Life is full of ups and downs, and sometimes when your situation takes an unexpected turn for the worse, it can be difficult to know what to do next.
A crisis in one area of your life can begin to affect you in lots of different ways; for example bereavement or illness can have serious financial implications, while a redundancy might also impact your personal relationships. The stress caused by such experiences can become overwhelming and it’s easy to let your physical and mental health suffer as a result.
While some things are outside your control, there are simple steps you can take to look after yourself.
We spoke to Emma – a psychotherapist with over ten years’ experience and the Clinical Lead of our counselling service – who gave us her top tips on taking care of yourself during times of personal crisis.
Make healthy choices
When facing personal challenges, it can be tempting to let your usual routine fall apart and slip into bad habits.
Skipping meals and not getting enough sleep can make you feel fatigued, cause mood swings, and make it harder to function. Try to stick to a healthy balanced diet and regular meal times to help maintain your blood sugar levels and improve concentration. If you’re struggling to sleep, try to unwind before bedtime with relaxing activities such as a warm bath, listening to music, reading or meditation.
Exercise is also a great way to help boost your mood, self-esteem and energy levels. It doesn’t have to be too strenuous; simply walking more or taking the stairs can make a huge difference!
Take time for yourself
When you are in the midst of a chaotic period of time it might seem indulgent to take time for yourself to do something you love, but it is incredibly important for your mental health.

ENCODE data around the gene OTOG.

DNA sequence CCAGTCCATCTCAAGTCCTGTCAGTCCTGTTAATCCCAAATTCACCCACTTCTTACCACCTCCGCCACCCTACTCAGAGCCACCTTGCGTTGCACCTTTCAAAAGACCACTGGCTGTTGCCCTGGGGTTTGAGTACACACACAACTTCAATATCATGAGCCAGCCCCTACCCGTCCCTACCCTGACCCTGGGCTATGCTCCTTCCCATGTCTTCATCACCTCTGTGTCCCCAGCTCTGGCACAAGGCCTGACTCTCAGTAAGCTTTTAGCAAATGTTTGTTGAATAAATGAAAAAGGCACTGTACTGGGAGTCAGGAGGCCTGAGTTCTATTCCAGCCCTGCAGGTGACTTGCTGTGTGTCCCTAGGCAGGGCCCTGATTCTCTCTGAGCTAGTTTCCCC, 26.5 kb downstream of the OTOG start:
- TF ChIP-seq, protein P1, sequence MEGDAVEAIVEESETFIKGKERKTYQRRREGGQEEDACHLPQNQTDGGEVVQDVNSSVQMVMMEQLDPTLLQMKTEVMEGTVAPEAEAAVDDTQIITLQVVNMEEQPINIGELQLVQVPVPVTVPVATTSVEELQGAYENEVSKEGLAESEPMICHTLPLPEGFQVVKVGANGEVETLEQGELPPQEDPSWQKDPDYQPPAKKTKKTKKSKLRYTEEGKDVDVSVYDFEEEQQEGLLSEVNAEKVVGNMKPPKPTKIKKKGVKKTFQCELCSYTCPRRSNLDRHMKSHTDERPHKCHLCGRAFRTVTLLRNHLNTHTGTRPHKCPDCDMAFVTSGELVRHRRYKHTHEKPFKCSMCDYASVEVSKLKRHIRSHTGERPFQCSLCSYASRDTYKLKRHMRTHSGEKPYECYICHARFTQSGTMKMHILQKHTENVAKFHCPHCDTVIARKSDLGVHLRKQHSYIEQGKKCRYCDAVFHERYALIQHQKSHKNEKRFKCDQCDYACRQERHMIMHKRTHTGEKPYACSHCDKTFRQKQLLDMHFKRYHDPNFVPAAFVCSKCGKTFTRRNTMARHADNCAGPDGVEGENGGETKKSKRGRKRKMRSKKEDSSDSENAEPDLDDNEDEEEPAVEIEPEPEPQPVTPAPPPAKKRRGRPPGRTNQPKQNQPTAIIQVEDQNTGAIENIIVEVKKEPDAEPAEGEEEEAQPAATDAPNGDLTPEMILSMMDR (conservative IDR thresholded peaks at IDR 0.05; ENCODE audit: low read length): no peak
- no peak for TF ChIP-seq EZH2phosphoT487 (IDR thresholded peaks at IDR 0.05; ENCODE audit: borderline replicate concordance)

If you are feeling particularly low, you might not feel like doing things you usually enjoy, but engaging with your favourite hobbies can really lift your mood, create a sense of achievement, increase your motivation and bring back a feeling of normality.
Keep in touch
It is easy to become distant and isolated when faced with challenging problems, but having good relationships with others is one of the most important ways to improve and maintain good mental health. Talking about how you are feeling can help you to gain perspective on your situation and make you feel less alone.
Make sure you keep in touch with your loved ones – as much for their wellbeing as your own. If you feel uncomfortable about becoming the focus of your conversations, try to find out what is going on in their lives.
Ask for help
There is no shame in asking for help, whether you are struggling at home or at work. If you are struggling with day-today tasks or responsibilities, don’t be afraid to ask for assistance from friends, family, colleagues or neighbours. Remember that the people around you probably want to help – they just might not know how. Accepting help not only takes some pressure off of you, it also makes people feel useful.
Talk to a professional
If you are struggling emotionally, make sure that you speak to someone. You may have friends or family with whom you feel comfortable talking, but sometimes it can be difficult to discuss personal problems with the people who know you best.